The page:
Most of us have had a cough at some point. Maybe many times, or even off and on all the time. Coughing is a common symptom of many different health issues. Sometimes a cough is irritating but not serious, but it can be a symptom of a serious health problem.
Many times, a cough is here and gone, like when you have a cold or the flu. That is called an acute cough. Other times, it becomes a long-term problem. That’s what’s called a “chronic” or persistent cough.
Even when a cough is not a symptom of something serious, it can still be a problem. A cough can disrupt your life. It can affect your work days and even keep you from getting the sleep you need.
So before you resign yourself to always having a pesky cough, or dismiss your short-term cough as nothing serious, you owe it to yourself to find out what you’re dealing with.
Persistent (Chronic) Cough
If you have a cough that just won’t go away, it is considered a persistent cough. A persistent cough is most commonly caused by chronic postnasal drip, asthma, reflux or medicine used for high blood pressure. Other causes include:
- Environmental irritants
- Breathing in food during swallowing
- Heart failure
- Lung infections
- Chronic Obstructive Pulmonary Disease (COPD)
- Lung cancer
- Other lung diseases
If you have a persistent cough, talk to your doctor about what may be causing it.
Acute (Short-Term) Cough
Many of those same issues can also cause shorter-term, acute coughs. Other causes of short-term cough include:
- Upper respiratory infections, like colds, flu or Whooping cough
- Allergy flare-ups
- Blood clot in the lung
- Lung collapse
You may think your acute cough is nothing serious, just a symptom of a cold or flu. But even a cold can lead to more serious conditions called lower respiratory tract infections. These infections include bronchitis and pneumonia. Both are serious problems that need to be treated.
Bronchitis happens when the airways in the lungs become inflamed and cause bouts of coughing. Bronchitis coughing often comes with mucus.
Bronchitis can be acute or chronic. Most people with acute bronchitis get better after a few days or weeks. Viral infections, such as the cold or flu, are most often the source of these coughs.
Sometimes bronchitis lasts for many months or comes back years in a row. That means the lining of the airways stays swollen and it has become chronic bronchitis. It may be part of a serious health problem called COPD.
Your risk for either type of bronchitis is higher if you smoke cigarettes, have asthma or allergies, or are exposed to fumes or secondhand smoke. The most common symptoms of bronchitis are coughing with mucus, wheezing or shortness of breath, chest pain, or a low fever. Your doctor will do an exam and ask about your past health. The doctor may also do blood tests to look for infection or an X-ray to look at your lungs and bronchial tubes.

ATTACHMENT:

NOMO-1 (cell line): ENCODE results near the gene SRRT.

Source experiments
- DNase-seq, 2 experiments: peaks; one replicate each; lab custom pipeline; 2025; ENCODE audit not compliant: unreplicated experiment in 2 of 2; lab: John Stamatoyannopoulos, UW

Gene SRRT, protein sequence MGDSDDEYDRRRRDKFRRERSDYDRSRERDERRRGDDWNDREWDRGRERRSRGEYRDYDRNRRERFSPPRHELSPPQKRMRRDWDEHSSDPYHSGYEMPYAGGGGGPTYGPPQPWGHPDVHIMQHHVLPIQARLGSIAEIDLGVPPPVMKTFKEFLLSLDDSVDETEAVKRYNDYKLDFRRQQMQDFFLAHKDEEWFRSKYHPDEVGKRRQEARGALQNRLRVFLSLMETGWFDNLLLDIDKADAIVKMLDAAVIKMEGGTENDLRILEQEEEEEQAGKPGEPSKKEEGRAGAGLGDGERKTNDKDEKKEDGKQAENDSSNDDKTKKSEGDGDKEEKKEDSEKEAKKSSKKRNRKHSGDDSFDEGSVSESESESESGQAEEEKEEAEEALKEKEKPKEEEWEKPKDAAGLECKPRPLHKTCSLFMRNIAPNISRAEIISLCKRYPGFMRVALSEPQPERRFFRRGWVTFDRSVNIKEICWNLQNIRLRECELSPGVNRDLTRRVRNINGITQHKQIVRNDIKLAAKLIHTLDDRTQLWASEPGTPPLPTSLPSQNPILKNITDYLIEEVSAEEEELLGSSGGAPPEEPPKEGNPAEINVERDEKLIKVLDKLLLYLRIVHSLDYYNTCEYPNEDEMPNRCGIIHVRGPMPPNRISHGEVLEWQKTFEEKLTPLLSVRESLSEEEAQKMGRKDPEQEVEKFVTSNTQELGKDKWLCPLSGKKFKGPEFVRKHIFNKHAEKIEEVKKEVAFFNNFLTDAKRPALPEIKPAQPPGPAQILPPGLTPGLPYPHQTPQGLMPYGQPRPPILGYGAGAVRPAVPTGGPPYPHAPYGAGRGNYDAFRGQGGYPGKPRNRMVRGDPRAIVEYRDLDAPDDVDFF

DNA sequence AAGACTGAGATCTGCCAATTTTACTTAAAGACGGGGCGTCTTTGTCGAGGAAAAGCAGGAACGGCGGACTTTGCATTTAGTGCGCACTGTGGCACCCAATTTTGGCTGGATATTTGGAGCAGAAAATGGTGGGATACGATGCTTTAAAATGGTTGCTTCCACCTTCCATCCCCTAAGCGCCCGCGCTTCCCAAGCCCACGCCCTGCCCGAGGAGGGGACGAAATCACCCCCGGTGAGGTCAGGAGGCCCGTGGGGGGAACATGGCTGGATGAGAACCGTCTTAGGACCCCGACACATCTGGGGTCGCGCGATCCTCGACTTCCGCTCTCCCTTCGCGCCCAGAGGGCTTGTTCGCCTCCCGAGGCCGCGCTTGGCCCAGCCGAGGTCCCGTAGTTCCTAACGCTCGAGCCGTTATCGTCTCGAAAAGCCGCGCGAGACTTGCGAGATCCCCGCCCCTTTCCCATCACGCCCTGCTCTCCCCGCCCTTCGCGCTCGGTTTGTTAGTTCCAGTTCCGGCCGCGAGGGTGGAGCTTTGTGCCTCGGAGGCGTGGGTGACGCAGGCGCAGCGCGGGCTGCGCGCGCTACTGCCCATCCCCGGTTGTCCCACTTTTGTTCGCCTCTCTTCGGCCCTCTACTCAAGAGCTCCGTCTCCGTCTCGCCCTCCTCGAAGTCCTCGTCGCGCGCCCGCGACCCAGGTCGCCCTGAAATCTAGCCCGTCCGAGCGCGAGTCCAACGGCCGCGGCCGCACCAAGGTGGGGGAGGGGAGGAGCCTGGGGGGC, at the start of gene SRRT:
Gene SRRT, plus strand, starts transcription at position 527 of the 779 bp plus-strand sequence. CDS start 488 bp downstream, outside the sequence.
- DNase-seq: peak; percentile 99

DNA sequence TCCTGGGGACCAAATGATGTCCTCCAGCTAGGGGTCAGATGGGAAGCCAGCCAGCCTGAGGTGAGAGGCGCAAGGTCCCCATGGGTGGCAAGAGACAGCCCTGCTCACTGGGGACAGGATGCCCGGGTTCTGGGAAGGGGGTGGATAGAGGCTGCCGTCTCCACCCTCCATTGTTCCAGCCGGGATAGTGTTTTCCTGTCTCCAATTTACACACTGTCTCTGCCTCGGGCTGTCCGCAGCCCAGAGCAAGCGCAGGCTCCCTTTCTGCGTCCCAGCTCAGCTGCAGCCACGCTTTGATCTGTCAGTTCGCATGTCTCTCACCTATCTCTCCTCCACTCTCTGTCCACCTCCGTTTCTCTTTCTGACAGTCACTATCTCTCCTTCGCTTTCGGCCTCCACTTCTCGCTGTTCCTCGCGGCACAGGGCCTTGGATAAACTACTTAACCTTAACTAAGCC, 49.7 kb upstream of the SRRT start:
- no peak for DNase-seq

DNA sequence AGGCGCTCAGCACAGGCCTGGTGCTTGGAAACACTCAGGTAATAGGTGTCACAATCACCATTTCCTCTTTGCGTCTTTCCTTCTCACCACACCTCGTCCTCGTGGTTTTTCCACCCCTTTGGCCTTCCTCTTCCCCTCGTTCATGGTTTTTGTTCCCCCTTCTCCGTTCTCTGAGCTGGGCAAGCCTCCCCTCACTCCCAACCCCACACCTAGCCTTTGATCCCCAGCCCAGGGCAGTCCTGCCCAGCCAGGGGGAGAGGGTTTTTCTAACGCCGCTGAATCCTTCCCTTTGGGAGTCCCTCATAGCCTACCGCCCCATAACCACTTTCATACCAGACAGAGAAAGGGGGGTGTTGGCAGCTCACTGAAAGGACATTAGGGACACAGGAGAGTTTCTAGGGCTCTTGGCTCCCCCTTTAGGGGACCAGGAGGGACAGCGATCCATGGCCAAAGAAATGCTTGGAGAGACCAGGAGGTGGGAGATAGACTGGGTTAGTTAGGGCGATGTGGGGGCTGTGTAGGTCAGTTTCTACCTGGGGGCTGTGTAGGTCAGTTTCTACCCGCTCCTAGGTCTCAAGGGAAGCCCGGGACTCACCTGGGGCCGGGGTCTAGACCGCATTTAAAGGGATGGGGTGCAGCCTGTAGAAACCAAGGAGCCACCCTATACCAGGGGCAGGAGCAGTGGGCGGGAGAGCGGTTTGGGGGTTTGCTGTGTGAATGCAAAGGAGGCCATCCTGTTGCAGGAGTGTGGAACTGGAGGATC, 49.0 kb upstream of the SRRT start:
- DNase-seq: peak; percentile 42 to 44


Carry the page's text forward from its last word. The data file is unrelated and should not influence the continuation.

Often acute bronchitis goes away on its own. Drugs that loosen mucus or treat inflammation can help. Taking a couple of teaspoons of honey or using a humidifier may be comforting.
For chronic bronchitis, taking steps to breathe better and control symptoms is key. Your doctor may urge you to stop smoking, use medicine to help clear your airways or try other therapies.
Pneumonia symptoms can be mild or severe based on what causes it, your age and your overall health. The most common symptoms are cough with mucus, fever, chills and shortness of breath. But you might also have a sharp pain in your chest, headache, run-down feeling, sweating or nausea.
Do you need to call your doctor?
If you have additional symptoms with your cough like chest pain, a fever of 102°F or higher, shaking, chills, trouble breathing or trouble keeping liquids down, go see your doctor. A cough can even be an emergency. Call 911 if you have severe trouble breathing, a swollen face and hives, severe chest pain, or are coughing up blood.
Sources: Bronchitis, National Heart, Blood and Lung Institute; Is It Bronchitis or Pneumonia?, WedMD; That nagging cough, Harvard Medical School, 2019; Cough Symptoms, Causes and Risk Factors, American Lung Association (ALA); Chronic Cough, ALA ; Skin Test, American College of Allergy, Asthma and Immunology, 2018; Allergy skin tests, Mayo Clinic, 2018; Food Allergy Testing, U.S. National Library of Medicine, 2019